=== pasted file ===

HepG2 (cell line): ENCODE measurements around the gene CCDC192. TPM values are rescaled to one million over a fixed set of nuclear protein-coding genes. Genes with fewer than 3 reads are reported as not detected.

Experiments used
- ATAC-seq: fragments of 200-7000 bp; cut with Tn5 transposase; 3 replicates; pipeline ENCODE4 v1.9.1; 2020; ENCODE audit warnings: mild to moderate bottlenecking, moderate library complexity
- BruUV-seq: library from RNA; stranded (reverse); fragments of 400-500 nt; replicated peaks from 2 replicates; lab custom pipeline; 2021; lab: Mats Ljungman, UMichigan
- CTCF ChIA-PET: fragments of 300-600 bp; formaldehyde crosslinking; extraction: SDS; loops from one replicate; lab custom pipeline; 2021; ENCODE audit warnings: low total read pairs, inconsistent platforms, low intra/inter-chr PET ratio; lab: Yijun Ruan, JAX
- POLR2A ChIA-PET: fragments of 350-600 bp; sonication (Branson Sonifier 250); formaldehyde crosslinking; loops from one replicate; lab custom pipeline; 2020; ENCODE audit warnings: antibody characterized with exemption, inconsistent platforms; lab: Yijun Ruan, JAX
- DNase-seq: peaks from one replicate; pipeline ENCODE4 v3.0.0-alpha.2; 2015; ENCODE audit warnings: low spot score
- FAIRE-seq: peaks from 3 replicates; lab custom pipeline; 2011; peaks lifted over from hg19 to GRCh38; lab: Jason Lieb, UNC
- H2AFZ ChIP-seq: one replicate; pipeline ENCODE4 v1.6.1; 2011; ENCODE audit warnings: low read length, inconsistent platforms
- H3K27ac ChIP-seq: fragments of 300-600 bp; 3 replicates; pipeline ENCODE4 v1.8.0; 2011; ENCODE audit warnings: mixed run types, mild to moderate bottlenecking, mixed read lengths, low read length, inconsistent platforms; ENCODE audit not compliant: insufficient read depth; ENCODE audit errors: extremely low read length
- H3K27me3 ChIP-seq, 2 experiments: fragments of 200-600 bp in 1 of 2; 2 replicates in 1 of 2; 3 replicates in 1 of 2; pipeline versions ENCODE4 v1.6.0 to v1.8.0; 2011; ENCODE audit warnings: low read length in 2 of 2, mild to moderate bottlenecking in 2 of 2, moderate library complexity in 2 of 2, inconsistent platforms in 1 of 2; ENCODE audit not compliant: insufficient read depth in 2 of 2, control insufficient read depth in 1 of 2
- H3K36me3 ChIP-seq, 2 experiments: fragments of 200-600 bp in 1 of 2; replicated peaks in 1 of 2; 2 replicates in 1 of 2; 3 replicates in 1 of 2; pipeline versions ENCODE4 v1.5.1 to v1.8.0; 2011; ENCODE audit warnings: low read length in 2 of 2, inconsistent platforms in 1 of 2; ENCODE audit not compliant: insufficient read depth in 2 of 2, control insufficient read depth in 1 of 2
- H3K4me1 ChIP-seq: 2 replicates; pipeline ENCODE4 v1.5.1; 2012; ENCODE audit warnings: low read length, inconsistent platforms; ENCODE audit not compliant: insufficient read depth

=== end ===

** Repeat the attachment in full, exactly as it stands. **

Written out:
HepG2 (cell line): ENCODE measurements around the gene CCDC192. TPM values are rescaled to one million over a fixed set of nuclear protein-coding genes. Genes with fewer than 3 reads are reported as not detected.

Experiments used
- ATAC-seq: fragments of 200-7000 bp; cut with Tn5 transposase; 3 replicates; pipeline ENCODE4 v1.9.1; 2020; ENCODE audit warnings: mild to moderate bottlenecking, moderate library complexity
- BruUV-seq: library from RNA; stranded (reverse); fragments of 400-500 nt; replicated peaks from 2 replicates; lab custom pipeline; 2021; lab: Mats Ljungman, UMichigan
- CTCF ChIA-PET: fragments of 300-600 bp; formaldehyde crosslinking; extraction: SDS; loops from one replicate; lab custom pipeline; 2021; ENCODE audit warnings: low total read pairs, inconsistent platforms, low intra/inter-chr PET ratio; lab: Yijun Ruan, JAX
- POLR2A ChIA-PET: fragments of 350-600 bp; sonication (Branson Sonifier 250); formaldehyde crosslinking; loops from one replicate; lab custom pipeline; 2020; ENCODE audit warnings: antibody characterized with exemption, inconsistent platforms; lab: Yijun Ruan, JAX
- DNase-seq: peaks from one replicate; pipeline ENCODE4 v3.0.0-alpha.2; 2015; ENCODE audit warnings: low spot score
- FAIRE-seq: peaks from 3 replicates; lab custom pipeline; 2011; peaks lifted over from hg19 to GRCh38; lab: Jason Lieb, UNC
- H2AFZ ChIP-seq: one replicate; pipeline ENCODE4 v1.6.1; 2011; ENCODE audit warnings: low read length, inconsistent platforms
- H3K27ac ChIP-seq: fragments of 300-600 bp; 3 replicates; pipeline ENCODE4 v1.8.0; 2011; ENCODE audit warnings: mixed run types, mild to moderate bottlenecking, mixed read lengths, low read length, inconsistent platforms; ENCODE audit not compliant: insufficient read depth; ENCODE audit errors: extremely low read length
- H3K27me3 ChIP-seq, 2 experiments: fragments of 200-600 bp in 1 of 2; 2 replicates in 1 of 2; 3 replicates in 1 of 2; pipeline versions ENCODE4 v1.6.0 to v1.8.0; 2011; ENCODE audit warnings: low read length in 2 of 2, mild to moderate bottlenecking in 2 of 2, moderate library complexity in 2 of 2, inconsistent platforms in 1 of 2; ENCODE audit not compliant: insufficient read depth in 2 of 2, control insufficient read depth in 1 of 2
- H3K36me3 ChIP-seq, 2 experiments: fragments of 200-600 bp in 1 of 2; replicated peaks in 1 of 2; 2 replicates in 1 of 2; 3 replicates in 1 of 2; pipeline versions ENCODE4 v1.5.1 to v1.8.0; 2011; ENCODE audit warnings: low read length in 2 of 2, inconsistent platforms in 1 of 2; ENCODE audit not compliant: insufficient read depth in 2 of 2, control insufficient read depth in 1 of 2
- H3K4me1 ChIP-seq: 2 replicates; pipeline ENCODE4 v1.5.1; 2012; ENCODE audit warnings: low read length, inconsistent platforms; ENCODE audit not compliant: insufficient read depth